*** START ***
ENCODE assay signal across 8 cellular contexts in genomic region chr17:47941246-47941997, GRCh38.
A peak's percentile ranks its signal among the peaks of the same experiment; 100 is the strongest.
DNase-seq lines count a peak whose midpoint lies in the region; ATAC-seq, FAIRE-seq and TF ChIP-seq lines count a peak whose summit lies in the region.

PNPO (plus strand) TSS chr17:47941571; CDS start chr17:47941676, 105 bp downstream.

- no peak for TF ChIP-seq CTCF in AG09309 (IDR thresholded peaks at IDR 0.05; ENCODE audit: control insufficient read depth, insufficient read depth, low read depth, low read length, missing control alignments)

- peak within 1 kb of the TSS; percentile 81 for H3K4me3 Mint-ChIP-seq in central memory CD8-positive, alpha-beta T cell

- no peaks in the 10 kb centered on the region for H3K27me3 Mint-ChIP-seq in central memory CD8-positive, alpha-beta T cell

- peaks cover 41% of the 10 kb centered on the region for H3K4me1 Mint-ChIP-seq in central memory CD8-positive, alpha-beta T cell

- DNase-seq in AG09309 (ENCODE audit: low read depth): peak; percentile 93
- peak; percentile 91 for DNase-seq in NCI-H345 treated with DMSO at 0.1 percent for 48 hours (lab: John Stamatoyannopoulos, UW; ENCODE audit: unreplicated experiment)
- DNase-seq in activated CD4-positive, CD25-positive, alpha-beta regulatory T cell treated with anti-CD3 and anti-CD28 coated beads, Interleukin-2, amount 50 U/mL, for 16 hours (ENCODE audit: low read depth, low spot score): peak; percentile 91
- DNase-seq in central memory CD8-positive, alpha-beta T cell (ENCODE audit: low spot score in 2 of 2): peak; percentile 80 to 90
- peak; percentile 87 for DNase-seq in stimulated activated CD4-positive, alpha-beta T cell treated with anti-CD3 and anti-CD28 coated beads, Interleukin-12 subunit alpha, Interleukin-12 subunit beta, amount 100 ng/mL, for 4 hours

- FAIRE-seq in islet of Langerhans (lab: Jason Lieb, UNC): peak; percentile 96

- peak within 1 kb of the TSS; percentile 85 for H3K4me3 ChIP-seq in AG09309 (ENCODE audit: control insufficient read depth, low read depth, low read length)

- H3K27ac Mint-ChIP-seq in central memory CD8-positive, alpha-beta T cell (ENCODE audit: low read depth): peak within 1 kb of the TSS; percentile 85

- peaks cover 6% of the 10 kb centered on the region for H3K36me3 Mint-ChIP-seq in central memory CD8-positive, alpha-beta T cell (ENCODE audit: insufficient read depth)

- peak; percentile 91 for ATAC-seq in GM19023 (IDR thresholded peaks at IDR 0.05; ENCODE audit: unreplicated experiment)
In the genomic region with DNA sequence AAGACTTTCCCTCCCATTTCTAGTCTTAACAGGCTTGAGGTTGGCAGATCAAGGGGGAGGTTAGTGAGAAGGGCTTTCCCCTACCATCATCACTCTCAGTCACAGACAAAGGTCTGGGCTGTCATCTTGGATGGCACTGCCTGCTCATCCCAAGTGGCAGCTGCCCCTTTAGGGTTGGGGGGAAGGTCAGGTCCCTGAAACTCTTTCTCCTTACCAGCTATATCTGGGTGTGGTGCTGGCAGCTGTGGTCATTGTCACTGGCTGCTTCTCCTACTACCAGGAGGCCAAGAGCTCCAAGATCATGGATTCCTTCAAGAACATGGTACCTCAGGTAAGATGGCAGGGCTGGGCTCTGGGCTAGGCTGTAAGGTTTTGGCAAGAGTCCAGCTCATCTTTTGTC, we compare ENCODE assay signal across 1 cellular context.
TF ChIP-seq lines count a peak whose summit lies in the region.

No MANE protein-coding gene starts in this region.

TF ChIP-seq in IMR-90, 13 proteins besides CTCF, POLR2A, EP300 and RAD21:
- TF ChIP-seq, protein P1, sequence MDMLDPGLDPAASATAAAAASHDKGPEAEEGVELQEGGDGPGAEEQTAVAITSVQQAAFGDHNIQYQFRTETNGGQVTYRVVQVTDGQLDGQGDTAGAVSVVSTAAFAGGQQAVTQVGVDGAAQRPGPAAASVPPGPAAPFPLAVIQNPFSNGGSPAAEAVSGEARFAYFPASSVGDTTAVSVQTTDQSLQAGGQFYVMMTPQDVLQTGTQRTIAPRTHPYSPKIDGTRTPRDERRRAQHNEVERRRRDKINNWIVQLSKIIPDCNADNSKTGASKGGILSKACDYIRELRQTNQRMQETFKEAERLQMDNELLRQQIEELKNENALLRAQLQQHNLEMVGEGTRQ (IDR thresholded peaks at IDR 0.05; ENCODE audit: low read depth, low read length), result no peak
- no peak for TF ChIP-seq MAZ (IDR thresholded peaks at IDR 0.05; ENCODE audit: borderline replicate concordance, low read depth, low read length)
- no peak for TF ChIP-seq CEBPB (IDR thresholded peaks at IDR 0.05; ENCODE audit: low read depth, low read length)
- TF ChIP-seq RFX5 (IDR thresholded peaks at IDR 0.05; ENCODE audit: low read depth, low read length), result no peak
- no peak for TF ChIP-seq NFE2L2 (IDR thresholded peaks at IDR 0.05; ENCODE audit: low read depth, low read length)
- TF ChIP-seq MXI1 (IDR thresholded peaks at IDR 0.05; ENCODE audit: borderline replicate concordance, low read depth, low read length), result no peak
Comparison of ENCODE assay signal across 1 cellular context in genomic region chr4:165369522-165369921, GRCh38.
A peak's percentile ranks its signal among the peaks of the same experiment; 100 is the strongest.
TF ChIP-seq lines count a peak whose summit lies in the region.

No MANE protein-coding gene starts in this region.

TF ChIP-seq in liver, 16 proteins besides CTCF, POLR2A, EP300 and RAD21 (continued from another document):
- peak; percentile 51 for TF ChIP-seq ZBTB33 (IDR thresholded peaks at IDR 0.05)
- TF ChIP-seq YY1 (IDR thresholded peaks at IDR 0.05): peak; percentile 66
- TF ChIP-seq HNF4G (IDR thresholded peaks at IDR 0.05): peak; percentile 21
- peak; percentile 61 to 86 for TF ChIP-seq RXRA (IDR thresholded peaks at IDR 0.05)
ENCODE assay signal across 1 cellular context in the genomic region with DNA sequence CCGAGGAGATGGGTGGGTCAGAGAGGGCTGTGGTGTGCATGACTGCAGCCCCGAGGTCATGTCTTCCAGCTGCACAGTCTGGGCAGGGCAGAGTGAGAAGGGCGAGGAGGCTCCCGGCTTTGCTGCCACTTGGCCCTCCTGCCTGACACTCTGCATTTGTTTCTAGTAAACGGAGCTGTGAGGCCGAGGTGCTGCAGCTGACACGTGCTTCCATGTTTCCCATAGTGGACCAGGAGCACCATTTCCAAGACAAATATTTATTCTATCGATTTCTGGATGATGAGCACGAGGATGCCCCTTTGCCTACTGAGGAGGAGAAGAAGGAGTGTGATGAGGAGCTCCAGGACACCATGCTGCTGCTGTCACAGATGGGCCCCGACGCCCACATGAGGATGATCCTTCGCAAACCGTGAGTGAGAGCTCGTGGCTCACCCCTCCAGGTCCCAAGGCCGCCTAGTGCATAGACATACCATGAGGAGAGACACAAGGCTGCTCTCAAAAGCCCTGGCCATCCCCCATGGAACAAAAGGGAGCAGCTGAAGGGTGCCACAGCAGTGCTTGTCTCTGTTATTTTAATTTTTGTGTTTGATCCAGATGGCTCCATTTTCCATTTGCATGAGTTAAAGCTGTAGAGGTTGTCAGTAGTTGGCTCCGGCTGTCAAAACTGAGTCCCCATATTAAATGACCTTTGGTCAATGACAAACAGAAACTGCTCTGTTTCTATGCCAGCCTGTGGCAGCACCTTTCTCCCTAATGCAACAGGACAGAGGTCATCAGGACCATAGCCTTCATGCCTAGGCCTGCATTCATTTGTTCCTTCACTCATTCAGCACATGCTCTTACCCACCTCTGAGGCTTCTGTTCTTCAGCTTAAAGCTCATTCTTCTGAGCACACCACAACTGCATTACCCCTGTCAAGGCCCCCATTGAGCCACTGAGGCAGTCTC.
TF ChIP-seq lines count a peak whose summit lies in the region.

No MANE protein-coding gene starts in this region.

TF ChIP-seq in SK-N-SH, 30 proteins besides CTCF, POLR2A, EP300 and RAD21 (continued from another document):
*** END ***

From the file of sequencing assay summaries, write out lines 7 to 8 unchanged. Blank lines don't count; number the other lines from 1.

- no peaks in the 10 kb centered on the region for H3K27me3 Mint-ChIP-seq in central memory CD8-positive, alpha-beta T cell

- peaks cover 41% of the 10 kb centered on the region for H3K4me1 Mint-ChIP-seq in central memory CD8-positive, alpha-beta T cell